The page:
“The Only Woman in the Room” – Beate Sirota Gordon and the Making of Japan’s Postwar Constitution

(Credit: Japan Subculture Research Center)

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2017 marks the 70th anniversary of the U-M Center for Japanese Studies. Throughout the year, the Japanese Studies Radio Hour will share special recordings from the CJS archives, starting with this special address by Beate Sirota Gordon, given on the occasion of CJS’s 50th anniversary in 1997.

Complement this recording with Sirota Gordon’s The Only Woman in the Room: A Memoir of Japan, Human Rights, and the Arts.

(Credit: ABC)

Ryusuke Hamaguchi and Hazuki Kikuchi Talk “Happy Hour”

 

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CJS chats with Ryusuke Hamaguchi and Hazuki Kikuchi about their award-winning film Happy Hour. A special thank you to Rich Phillipson and Nicole Howeson for their dubbing work on this episode!

See below for the film’s trailer. Also, be sure to check out reviews of Happy Hour in the New Yorker, the New York Times, and Slant Magazine.

“Staged Seduction: Selling Dreams in a Tokyo Host Club” – Akiko Takeyama & Allison Alexy

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Brad and Prof. Allison Alexy (University of Michigan) sit down with Prof. Akiko Takeyama (University of Kansas) to talk about her new book Staged Seduction: Selling Dreams in a Tokyo Host Club. Stay tuned after the ending theme for a podcast extra!

Prof. Akiko Takeyama
   Prof. Allison Alexy

Sustaining and Diversifying Japanese Studies – Dyron Dabney, Patricia Maclachlan, and Leonard Schoppa

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Sustaining and Diversifying Japanese Studies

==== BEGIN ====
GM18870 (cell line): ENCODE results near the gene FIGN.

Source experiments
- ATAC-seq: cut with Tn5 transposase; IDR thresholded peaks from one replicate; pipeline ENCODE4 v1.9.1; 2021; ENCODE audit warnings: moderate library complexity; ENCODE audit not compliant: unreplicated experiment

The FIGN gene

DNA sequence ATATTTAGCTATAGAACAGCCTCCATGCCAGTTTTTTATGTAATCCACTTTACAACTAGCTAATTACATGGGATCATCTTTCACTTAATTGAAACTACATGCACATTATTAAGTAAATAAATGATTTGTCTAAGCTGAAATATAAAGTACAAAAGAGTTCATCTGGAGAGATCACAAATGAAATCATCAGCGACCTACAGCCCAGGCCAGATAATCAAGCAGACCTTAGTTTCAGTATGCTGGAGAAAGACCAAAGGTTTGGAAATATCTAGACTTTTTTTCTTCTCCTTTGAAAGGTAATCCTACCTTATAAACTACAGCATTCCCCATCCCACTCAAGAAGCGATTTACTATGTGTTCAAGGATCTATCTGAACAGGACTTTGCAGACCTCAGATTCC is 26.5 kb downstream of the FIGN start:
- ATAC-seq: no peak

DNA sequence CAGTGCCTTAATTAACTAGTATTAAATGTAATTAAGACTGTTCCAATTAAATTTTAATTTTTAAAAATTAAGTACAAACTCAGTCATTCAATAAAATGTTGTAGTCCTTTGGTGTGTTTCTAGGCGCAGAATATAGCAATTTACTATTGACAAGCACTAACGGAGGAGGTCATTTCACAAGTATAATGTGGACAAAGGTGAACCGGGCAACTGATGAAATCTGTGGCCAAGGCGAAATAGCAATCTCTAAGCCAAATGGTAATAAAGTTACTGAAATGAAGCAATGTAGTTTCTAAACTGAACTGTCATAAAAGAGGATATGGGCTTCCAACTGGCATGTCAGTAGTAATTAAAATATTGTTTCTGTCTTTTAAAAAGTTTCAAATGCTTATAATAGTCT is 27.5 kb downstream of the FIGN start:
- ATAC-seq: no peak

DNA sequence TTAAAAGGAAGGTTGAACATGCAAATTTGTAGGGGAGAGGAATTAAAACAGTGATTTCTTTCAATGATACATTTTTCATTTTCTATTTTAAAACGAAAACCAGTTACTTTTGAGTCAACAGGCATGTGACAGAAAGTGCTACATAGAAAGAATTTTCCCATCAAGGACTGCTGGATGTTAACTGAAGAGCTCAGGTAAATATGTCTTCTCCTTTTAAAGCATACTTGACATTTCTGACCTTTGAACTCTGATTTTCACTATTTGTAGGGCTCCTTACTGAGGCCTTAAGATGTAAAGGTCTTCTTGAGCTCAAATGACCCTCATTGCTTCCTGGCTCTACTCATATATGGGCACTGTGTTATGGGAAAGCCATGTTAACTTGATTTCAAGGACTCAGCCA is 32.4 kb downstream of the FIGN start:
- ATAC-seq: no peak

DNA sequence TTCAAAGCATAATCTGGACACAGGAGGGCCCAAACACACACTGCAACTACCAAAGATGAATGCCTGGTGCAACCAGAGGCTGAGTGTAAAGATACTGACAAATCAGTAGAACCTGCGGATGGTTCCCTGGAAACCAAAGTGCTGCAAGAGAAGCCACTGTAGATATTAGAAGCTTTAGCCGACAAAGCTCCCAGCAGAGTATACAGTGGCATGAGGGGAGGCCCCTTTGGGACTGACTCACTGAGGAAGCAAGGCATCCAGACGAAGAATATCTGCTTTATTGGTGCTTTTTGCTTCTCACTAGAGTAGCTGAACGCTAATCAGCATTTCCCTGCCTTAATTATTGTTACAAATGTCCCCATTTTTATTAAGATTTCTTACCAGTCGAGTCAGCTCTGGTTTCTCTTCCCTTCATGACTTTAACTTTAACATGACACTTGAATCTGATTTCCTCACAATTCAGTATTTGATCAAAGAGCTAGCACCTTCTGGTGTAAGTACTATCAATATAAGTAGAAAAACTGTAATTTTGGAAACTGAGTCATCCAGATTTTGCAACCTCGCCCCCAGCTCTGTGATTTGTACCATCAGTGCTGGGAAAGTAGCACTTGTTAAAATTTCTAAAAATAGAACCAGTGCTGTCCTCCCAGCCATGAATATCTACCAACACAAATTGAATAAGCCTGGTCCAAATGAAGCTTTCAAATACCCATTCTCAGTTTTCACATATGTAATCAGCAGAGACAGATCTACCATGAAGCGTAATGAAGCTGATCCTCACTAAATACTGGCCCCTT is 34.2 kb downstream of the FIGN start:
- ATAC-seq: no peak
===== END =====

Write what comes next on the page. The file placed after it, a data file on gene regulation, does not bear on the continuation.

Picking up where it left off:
A discussion at the 2016 Association for Asian Studies conference with Prof. Dyron Dabney (Albion College), Prof. Patricia Maclachlan (University of Texas, Austin), and Prof. Leonard Schoppa (University of Virginia) about the challenges and opportunities that lie ahead for the field of Japanese Studies. Thanks to the Japan-U.S. Friendship Commission for organizing the panel that inspired this podcast!

Professor Dyron Dabney Political Science Albion College
Prof Dyron Dabney
Political Science
Albion College
Prof Patricia Maclachlan Asian Studies University of Texas at Austin
Prof Patricia Maclachlan
Asian Studies
University of Texas at Austin
Prof Leonard Schoppa Social Sciences University of Virginia
Prof Leonard Schoppa
Social Sciences
University of Virginia

 

Yamakiya Taiko – Interview with Genki Endo, Keisuke Suzuki, Erik Santos, Toko Shiiki

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Yamakiya Taiko

Fukushima’s Yamakiya Taiko Ensemble is one of Japan’s leading taiko performance groups, having played such prestigious venues as the Kennedy Center for Performing Arts in Washington D.C. The leaders of Yamakiya Taiko (Genki Endo and Keisuke Suzuki) sat down with JSRH ahead of two Ann Arbor performances organized by local filmmaker Toko Shiiki and Prof. Erik Santos (U-M SMTD). We discuss the history of their troupe, their connection to Michigan, and what taiko drumming signifies for them as they negotiate the difficulties of life in Fukushima after the nuclear disaster.

Reflecting on the 3/11 Disasters – Mieko Yoshihama & Satsuki Takahashi